Comparative negligence has been a hot topic among citizens and legal scholars in Florida. Their main concern is how liability should be apportioned between two entities who both acted negligently in causing one’s injuries or property damage. What if you were also negligent and as a result, you got injured? Note that legislators and legal scholars argue that these concerns ad each state has a different way of responding to them.
Legislatures throughout the U.S have adopted three major legal systems to apportion fault. Thus, whether or not you will be compensated for your damages will entirely depend on the state law. If you got injured while in Florida, seek the help of a competent personal injury lawyer for legal counsel. Here is everything you need to know about comparative negligence in Florida.
This was the first system of fault apportionment used in England and the United States. According to comparative fault theory, if a judge determines that you were in any way responsible for your injuries (negligence), you cannot recover any damages from the other party even if he was 99% responsible.
For instance, in Virginia, if you’re walking down the sidewalk and someone left the manhole cover open if you fall and get injured, then, you cannot pursue a personal injury claim. This is because the condition was generally ‘open’ and ‘obvious.’ The jury simply believes that if you had been careful, you would have seen the open manhole (danger) and avoided it. Over the years, legislators have come to realize the inherent injustice associated with comparative fault theory and things are changing gradually.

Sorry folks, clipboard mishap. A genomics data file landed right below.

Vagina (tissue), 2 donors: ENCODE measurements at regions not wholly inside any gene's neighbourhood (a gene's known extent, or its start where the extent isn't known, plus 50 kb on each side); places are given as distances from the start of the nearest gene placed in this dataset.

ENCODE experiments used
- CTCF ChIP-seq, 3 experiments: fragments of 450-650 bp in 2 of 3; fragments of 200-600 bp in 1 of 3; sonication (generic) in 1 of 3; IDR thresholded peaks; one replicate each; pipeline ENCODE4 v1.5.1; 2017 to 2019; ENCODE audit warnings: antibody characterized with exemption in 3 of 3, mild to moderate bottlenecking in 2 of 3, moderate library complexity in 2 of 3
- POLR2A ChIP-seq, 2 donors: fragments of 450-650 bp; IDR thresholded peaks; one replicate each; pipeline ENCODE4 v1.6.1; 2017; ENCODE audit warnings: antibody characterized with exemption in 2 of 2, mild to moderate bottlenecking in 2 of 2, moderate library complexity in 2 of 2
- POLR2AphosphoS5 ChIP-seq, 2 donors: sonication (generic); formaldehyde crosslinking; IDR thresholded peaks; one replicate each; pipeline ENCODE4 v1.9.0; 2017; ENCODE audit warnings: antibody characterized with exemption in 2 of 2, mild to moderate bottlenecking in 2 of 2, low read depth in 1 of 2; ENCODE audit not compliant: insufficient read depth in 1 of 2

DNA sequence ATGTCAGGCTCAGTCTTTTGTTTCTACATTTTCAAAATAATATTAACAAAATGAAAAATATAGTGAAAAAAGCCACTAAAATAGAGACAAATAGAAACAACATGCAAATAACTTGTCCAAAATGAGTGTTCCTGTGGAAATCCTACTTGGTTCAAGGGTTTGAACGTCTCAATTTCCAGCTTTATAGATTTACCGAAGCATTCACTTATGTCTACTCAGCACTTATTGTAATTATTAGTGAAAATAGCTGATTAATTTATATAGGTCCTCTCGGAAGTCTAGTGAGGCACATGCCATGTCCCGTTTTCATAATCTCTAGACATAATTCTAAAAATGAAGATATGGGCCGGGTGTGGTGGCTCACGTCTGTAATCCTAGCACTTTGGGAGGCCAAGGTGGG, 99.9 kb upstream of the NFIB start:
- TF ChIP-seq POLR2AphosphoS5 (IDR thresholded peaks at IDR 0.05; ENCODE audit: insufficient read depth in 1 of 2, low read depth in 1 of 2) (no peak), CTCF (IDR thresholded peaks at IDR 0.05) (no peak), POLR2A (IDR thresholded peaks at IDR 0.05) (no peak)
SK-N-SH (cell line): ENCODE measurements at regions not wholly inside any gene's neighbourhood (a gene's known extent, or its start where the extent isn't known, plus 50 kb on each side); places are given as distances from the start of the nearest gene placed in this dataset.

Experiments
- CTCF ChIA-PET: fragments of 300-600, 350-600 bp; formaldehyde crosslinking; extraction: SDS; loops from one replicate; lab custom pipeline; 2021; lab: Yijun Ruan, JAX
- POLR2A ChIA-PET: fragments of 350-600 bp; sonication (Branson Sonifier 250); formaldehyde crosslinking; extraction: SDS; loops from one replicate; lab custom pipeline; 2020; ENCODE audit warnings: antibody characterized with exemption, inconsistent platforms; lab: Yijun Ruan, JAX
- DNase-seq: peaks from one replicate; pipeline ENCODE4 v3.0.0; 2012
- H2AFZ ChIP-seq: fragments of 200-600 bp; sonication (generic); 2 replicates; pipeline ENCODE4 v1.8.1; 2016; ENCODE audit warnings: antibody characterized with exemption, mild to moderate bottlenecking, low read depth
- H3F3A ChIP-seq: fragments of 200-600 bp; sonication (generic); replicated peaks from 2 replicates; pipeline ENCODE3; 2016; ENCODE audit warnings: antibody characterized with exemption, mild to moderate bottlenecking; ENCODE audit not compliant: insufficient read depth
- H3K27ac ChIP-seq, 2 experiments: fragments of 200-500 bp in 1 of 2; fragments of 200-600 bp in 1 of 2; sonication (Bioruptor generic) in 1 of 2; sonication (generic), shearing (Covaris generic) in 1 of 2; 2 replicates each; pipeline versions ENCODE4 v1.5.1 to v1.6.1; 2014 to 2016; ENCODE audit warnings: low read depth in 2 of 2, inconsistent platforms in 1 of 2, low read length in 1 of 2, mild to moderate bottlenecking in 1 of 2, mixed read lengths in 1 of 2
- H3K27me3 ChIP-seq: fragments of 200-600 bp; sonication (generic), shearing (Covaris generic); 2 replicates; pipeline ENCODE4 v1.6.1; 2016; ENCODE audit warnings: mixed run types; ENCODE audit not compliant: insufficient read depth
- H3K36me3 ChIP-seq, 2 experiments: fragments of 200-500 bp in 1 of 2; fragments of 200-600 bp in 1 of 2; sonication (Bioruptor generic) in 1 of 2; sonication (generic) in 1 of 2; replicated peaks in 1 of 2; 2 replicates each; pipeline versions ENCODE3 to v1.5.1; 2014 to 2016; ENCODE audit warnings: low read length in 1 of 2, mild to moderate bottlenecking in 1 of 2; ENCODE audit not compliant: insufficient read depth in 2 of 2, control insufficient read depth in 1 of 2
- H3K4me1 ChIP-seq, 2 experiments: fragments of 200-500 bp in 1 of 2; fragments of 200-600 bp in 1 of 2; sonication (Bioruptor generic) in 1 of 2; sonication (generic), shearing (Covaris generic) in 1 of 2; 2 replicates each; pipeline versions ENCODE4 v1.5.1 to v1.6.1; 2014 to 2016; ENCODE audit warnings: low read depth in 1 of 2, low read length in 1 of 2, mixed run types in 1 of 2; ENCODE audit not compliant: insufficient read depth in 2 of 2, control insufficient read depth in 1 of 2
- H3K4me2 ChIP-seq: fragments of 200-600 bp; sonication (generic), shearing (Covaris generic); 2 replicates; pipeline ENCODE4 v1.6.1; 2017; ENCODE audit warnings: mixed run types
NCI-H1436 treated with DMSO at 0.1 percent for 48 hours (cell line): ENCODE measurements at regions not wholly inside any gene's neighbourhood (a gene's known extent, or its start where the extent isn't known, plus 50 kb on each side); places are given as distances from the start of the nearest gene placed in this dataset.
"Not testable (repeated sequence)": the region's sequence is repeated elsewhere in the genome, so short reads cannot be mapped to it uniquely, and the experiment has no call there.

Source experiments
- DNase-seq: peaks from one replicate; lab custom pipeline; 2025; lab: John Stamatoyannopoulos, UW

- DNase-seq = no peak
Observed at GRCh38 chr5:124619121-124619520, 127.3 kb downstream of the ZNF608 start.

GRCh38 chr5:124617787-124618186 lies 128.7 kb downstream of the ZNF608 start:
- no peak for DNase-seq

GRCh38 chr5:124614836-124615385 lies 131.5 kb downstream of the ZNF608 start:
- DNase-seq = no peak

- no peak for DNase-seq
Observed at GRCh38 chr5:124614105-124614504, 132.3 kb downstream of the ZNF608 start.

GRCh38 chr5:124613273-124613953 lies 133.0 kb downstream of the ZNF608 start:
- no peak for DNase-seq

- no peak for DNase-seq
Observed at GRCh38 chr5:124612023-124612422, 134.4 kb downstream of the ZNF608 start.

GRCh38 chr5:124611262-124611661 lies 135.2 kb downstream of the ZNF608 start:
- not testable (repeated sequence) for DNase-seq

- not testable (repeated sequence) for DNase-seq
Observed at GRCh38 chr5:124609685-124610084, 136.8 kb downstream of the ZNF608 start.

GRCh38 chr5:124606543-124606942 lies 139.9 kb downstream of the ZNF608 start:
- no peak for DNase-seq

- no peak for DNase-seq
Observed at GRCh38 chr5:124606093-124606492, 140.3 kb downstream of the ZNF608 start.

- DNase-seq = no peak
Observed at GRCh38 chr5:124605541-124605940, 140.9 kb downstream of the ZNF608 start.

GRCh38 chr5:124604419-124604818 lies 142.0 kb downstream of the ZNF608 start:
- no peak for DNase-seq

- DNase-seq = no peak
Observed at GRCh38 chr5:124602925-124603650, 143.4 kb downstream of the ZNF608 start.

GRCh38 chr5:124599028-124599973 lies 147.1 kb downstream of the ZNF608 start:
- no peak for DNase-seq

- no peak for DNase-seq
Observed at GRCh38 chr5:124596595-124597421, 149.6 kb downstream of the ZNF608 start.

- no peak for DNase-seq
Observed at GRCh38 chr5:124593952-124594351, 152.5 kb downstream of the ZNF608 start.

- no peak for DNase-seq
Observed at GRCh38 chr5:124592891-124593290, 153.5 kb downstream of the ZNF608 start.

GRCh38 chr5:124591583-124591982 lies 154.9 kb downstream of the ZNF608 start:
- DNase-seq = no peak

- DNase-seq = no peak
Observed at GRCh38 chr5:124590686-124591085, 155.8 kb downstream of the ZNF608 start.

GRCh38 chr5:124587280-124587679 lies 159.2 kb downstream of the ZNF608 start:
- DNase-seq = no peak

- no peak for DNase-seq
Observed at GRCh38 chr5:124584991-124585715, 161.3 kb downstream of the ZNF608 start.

Pure comparative fault law
The Florida States follows a pure comparative fault system. According to this theory, your level of negligence or responsibility in the event that caused your injuries does not bar you from getting compensated even if your fault is bigger than the defendant’s.
The law requires that the contributory fault you are charged for reduces your compensation for both economic and non-economic damages for property loss or injuries associated with your contributory fault. But it doesn’t prevent you from getting compensated.
Modified comparative fault
Not all legislators consented that a pure comparative fault system was fair. This is the main reason most states adopted a modified comparative fault theory. According to this theory, you can only pursue a personal injury claim successfully if you were less than 50% or 51% responsible for your injuries.
Joint and several liability
Whenever three or more people are believed to have contributed to an event that resulted in property damage or injuries, the primary concern is who you should recover compensation from and what amount of compensation. To solve this, Florida State has abolished the so-called ‘joint and several’ liability. This is an old law that allowed a victim of an accident caused by many people to choose who should compensate for the damages.
The bottom line is, Florida is a pure comparative fault state. That means even if you were partially at fault for an accident that caused your injuries, that does not prevent you from pursuing a claim.